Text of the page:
How are we to interpret events and actions in the Scriptures which do not receive explicit judgment from the LORD?
For example, the Old Testament mentions divorce and slavery and yet neither condones nor condemns the practices explicitly. The Old Testament law makes provision for divorce and yet Christ is clear that such separation of husband and wife is against the will of God (Matthew 19:1-12). God made provision for divorce for a time not because He approved of it, but because of man’s “hardness of heart.”
We see something somewhat similar in the context of slavery in the Old Testament which is regulated, but not commended. There is a difference between God describing an action and prescribing an action. The Bible describes polygamy; it never prescribes it.1 Thus we may conclude that, as with divorce, God tolerates it not due to His acceptance, but because of man’s “hardness of heart.”
When no explicit judgment is made on an action or event, we must look beyond the overt and attempt to infer from the surrounding context whether such behavior is acceptable and good. There are often implicit suggestions within the text to grant us interpretive assistance. On the topic of polygamy, we find a few helpful hints:
- The Bible consistently portrays marriage as a “one flesh” relationship of husband and wife. Genesis 2:24 Therefore a man shall leave his father and mother and hold fast to his wife, and they shall become one flesh. This passage speaks of “a man” and “his wife” not “men” or “his wives.” When Jesus comments on the passage He says even more specifically, “the two shall become one flesh” (Matthew 19:5).2
- The first example of polygamy in the biblical text was in reference to Lamech, the godless murderer (Genesis 4:19-24).
- The Bible explicitly condemns the taking of many wives by the kings (Deuteronomy 17:17).3 This is especially relevant given that the polygamy of David and Solomon (both of whom were kings) are the most common examples used to argue that polygamy is condoned.
- Every biblical narrative that includes mention of polygamy is saturated with strife, jealousy, favoritism and abuse. Consider the enmity between Rachel and Leah, the conflict between the various children of Jacob, the outcome of Solomon’s life, the struggle between Sarah and Hagar,4etc. It is as if the text is screaming, “Can’t you see this overwhelming pattern when polygamy is pursued?”
- The New Testament clearly forbids leaders in the church from practicing polygamy (“husband of one wife” 1 Timothy 3:2, 12; Titus 1:6). This is particularly instructive when considering that elders and deacons were to live as examples for the church to mirror.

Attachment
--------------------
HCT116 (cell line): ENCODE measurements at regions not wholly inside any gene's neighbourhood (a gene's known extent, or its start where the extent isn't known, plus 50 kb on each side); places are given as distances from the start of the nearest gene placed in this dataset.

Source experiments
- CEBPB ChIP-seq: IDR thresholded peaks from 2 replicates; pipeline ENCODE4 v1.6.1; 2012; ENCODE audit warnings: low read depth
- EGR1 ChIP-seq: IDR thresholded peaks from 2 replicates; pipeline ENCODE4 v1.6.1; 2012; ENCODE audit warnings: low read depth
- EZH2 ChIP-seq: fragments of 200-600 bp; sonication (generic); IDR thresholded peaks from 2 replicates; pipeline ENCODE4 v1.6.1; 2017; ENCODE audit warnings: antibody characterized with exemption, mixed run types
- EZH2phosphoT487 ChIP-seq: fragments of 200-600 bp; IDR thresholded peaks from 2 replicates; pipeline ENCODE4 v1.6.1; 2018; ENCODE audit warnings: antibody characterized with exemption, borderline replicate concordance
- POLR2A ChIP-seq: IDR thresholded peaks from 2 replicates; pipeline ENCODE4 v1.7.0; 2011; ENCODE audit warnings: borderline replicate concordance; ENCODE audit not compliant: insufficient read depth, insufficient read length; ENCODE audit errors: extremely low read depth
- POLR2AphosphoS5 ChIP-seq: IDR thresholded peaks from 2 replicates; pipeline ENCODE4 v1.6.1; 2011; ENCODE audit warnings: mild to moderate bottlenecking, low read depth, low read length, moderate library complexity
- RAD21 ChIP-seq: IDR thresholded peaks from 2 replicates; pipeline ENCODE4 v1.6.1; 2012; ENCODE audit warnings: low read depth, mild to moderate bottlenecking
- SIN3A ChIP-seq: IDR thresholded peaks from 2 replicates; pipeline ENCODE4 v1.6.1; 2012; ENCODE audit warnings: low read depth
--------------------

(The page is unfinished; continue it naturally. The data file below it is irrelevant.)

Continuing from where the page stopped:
Why therefore did God bless the patriarchs who practiced polygamy?5 Some would perhaps conclude that God’s blessing implies His acceptance of the practice, but this is a dangerous argument. The patriarchs were not perfect and were blessed in spite of their imperfections. For example, Abraham, Isaac and Jacob were all deceivers and yet God blessed them. Does this indicate that God condones lies and deceit? God blesses His children because He is gracious, not because we are obedient.6
Ultimately, marriage is intended to mirror the faithful relationship between Christ and His Church. But polygamy implies polytheism by suggesting that we can distribute our covenantal affections toward a plurality of lovers. We are to be faithful to one spouse as we are to be faithful to one God. Like all other sexual sin, polygamy perverts this picture and thus obscures our view of the nature and character of God.
2 The words of Jesus on this are critical. If divorcing a wife and marrying another is considered adulterous, would we really think that we could avoid the adulterous implications by simply taking a second wife without divorcing the first?
3 The text does not specify what “many” means. Some might argue that the text condemns only an excessive number of wives (like Solomon’s 700 – 1 Kings 11:3) and not 2 or 3, but that is certainly not a necessary conclusion. It literally reads “he shall not increase wives.”
5 2 Samuel 12:8 says that God “gave” David all of Saul’s wives which some use to justify polygamy. It is important to note that there is no historical or biblical evidence that David actually married any of those wives. In that culture, part of the transfer of power involved the official transfer of the royal harem. By listing the various “possessions” of the king (household, harem, kingdoms), the LORD is highlighting the absolute nature of David’s rule. He did not inherit a divided kingdom of only part of what was Saul’s, but indeed was given everything that belonged to the former ruler. While this verse is difficult, when placed in its proper cultural context, I don’t think that it should be used to dispute God’s displeasure with polygamy in general.
6 This is not to imply that there is no connection between our obedience and God’s blessing, just that God’s blessing is most ultimately related to His mercy, which subsequently produces obedience in us.
7 I was asked this question in a missions class in seminary. Thinking I would never really have to deal with that particular context in real life, I gave it only casual reflection. Ironically, this question was one of the first to be asked when I went to Sudan for the first time. All of that to say that it is not purely hypothetical.